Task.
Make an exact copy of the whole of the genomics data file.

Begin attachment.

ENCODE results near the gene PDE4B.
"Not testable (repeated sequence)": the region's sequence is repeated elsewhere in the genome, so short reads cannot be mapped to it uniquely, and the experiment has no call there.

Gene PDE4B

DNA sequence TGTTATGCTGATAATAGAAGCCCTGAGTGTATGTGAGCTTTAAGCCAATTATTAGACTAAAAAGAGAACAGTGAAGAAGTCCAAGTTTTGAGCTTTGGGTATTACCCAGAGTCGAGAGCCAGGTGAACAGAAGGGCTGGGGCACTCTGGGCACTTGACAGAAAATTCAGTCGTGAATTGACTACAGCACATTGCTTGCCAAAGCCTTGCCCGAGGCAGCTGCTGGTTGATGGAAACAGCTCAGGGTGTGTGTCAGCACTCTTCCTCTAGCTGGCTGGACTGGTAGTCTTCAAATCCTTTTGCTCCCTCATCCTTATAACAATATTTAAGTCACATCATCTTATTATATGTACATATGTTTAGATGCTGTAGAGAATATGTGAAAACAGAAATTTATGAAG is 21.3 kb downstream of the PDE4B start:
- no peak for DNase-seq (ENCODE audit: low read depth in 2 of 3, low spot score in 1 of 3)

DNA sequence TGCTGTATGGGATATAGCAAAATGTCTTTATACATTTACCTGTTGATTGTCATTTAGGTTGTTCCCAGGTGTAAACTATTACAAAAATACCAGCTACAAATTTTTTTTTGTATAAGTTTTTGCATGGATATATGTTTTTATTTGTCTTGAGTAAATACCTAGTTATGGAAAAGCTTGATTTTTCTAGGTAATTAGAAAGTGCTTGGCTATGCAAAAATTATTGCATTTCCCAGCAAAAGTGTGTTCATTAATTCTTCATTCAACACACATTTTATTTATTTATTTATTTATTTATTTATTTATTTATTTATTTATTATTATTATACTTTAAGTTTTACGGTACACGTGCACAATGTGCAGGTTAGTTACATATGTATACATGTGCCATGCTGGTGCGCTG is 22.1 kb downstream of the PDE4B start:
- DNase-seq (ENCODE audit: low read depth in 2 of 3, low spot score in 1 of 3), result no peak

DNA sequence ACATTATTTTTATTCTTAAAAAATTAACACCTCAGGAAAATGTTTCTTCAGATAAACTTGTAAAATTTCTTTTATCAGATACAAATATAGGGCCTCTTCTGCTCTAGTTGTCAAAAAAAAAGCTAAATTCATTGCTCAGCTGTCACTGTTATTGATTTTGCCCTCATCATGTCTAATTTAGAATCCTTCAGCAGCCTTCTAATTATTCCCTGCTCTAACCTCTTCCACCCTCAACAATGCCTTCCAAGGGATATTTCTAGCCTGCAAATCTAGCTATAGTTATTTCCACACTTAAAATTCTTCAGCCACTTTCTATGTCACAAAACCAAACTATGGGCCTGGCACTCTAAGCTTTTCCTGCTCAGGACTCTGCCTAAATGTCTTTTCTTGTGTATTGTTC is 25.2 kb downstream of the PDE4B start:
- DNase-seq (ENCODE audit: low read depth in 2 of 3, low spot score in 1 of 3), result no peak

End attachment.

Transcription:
ENCODE results near the gene PDE4B.
"Not testable (repeated sequence)": the region's sequence is repeated elsewhere in the genome, so short reads cannot be mapped to it uniquely, and the experiment has no call there.

Gene PDE4B

DNA sequence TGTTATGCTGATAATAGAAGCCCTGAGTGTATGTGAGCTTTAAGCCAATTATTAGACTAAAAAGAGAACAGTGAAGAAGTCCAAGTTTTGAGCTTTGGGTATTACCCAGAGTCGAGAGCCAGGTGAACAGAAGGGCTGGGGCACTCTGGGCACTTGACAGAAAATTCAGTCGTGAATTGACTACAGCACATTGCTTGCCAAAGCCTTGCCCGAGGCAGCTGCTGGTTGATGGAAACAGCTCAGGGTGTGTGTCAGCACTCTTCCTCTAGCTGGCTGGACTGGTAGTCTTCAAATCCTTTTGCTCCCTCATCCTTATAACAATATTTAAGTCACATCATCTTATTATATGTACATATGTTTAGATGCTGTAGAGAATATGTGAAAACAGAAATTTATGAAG is 21.3 kb downstream of the PDE4B start:
- no peak for DNase-seq (ENCODE audit: low read depth in 2 of 3, low spot score in 1 of 3)

DNA sequence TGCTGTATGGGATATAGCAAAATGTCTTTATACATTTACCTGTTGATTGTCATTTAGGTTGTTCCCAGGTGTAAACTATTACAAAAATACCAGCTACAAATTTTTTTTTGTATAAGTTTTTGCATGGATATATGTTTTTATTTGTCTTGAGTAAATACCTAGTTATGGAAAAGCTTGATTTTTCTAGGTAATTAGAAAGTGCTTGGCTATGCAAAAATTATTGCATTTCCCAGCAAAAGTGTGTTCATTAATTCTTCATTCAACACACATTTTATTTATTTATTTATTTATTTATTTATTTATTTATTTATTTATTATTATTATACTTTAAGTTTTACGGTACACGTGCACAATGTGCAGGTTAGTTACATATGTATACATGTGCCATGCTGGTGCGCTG is 22.1 kb downstream of the PDE4B start:
- DNase-seq (ENCODE audit: low read depth in 2 of 3, low spot score in 1 of 3), result no peak

DNA sequence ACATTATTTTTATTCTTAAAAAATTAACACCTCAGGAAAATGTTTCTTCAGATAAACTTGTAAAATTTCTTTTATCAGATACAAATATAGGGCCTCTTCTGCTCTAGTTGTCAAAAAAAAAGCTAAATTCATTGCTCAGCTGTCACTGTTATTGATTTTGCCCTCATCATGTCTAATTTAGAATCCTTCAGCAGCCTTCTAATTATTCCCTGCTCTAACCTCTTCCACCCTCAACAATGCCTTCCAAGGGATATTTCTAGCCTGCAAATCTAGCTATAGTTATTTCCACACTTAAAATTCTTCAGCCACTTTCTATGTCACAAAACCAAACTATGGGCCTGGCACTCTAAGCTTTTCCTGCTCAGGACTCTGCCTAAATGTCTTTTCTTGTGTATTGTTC is 25.2 kb downstream of the PDE4B start:
- DNase-seq (ENCODE audit: low read depth in 2 of 3, low spot score in 1 of 3), result no peak